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Arlington Heights Drug Crimes Lawyer

In recent years, many cities and states have initiated the clearing of marijuana-related charges and convictions from the records of thousands of people. For example, San Francisco is currently in the process of clearing all misdemeanor marijuana convictions dating back to 1975 and will also wipe arrest records of all those arrested on related charges. 

Illinois may soon follow suit with a similar law that will clear low-level marijuana convictions with the permission of a judge.

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IL defense lawyerYou do not have to be convicted of a crime to have a criminal record - if you have been arrested or charged with a crime, you have a criminal record. Criminal records are public, meaning that anybody can see them, including friends, family, and employers. If you meet certain criteria, you can have your record expunged or sealed, meaning your slate could potentially be cleansed.

Expungement vs. Sealing

Though the processes to get your records expunged or sealed are very similar, they are not the same. Expungement is when your criminal record is either destroyed or returned to you, almost as if the events in the record never happened. The public nor police or the government can see anything on your record. Sealing is the process of hiding your record from the public but does not erase your record completely.

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b2ap3_thumbnail_Untitled-design-23_20171215-045512_1.jpgHaving a conviction or even an arrest on your record can make it difficult to get a good job, obtain a loan or rent an apartment. However, under the right circumstances and with the right help, it is possible to have your record expunged, which allows a person to live life without having past mistakes hold them back.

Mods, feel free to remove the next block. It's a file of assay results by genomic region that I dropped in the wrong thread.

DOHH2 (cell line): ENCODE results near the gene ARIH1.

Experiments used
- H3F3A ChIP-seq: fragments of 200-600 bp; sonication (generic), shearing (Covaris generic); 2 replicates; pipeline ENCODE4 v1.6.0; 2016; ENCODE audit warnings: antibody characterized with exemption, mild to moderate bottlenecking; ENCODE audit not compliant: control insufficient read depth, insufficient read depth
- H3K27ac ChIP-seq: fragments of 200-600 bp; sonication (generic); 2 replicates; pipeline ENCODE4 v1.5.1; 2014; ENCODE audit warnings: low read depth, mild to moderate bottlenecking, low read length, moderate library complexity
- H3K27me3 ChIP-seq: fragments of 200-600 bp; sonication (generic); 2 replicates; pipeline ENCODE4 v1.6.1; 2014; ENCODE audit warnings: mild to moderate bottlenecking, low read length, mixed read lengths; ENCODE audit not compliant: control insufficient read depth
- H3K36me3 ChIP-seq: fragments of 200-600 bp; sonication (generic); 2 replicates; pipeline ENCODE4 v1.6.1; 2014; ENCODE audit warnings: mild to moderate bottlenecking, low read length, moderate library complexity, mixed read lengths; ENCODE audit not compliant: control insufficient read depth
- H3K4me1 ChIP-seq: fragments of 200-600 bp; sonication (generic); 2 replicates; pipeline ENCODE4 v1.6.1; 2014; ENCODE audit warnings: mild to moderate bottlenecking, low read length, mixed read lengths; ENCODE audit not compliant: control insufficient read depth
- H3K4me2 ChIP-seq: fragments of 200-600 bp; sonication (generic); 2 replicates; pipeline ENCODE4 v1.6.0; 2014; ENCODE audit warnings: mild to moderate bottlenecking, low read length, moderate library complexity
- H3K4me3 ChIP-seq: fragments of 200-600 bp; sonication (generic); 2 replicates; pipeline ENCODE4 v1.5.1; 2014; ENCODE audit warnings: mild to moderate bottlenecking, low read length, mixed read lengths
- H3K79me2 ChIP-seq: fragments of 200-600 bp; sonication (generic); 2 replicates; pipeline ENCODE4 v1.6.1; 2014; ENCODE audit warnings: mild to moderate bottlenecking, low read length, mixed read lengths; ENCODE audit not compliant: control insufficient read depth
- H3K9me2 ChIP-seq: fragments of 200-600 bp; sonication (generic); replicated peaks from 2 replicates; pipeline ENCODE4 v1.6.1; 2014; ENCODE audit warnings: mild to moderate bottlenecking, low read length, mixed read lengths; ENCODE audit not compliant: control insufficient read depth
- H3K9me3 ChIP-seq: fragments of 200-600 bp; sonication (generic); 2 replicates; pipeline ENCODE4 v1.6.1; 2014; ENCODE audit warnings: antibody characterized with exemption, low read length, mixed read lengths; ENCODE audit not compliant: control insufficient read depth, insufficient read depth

Do You Qualify?   

The first thing a person should know is that the state of Illinois does not offer record expungement of all offenses or convictions. Unfortunately, there are some things that will follow you throughout life regardless of how long ago they occurred. So what are some of the details that might impact one’s ability to seek and obtain destruction of past criminal records?

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expungement, Arlington Heights record sealing lawyerApproximately 30,000 people are released from Illinois prisons each year; most want to return to society, find a job, and support their families. Unfortunately, the current state of the Illinois justice system leaves them with few options and some very large hurdles. This can increase their risk of recidivism (re-offending) and eventually land them back in prison. Before any of this can improve, serious reform must be made, especially in regard to future opportunities and getting a fresh start.

Time Served Does Not Equal Debt Paid

When it comes to those who are convicted of a crime, time served does not usually equal a debt paid – at least not with the way the justice system is now. They may be banned from renting property in certain areas, denied educational loans, banned from receiving public assistance, and are often barred from working in certain professions. And, even if they are actually able to work in a particular field or at a particular job, they may have a difficult time convincing a potential employer to hire them. In fact, many are filtered out before they ever even receive an interview.

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criminal record, Arlington Heights criminal defense attorneyAccording to international statistics, the United States leads the rest of the world in arrests and incarcerations. In the past 40 years, the number of people in this country who are in jails, state correctional facilities, and federal prisons has increased fivefold. There are currently over two million Americans who are incarcerated. Broken down, this means that out of every 100,000 Americans, 716 of them are behind bars.

Even more alarming is the number of people in this country who have criminal records – one out of every three – ranging from arrests without any conviction, minor offenses, and more serious offenses. This means that approximately 100 million Americans are suffering the consequences often associated with a criminal record. Multiple studies have shown that even a minor offense can lead to multiple barriers when it comes to education, employment, housing, and public assistance, leaving those with records struggling financially, many living below the poverty line.

However, it is not just the person with the record who suffers, but the whole family and especially the children. The instability and lack of financial security often has long-term effects on a child’s life. Approximately 35 million children in the United States have at least one parent with a criminal record.

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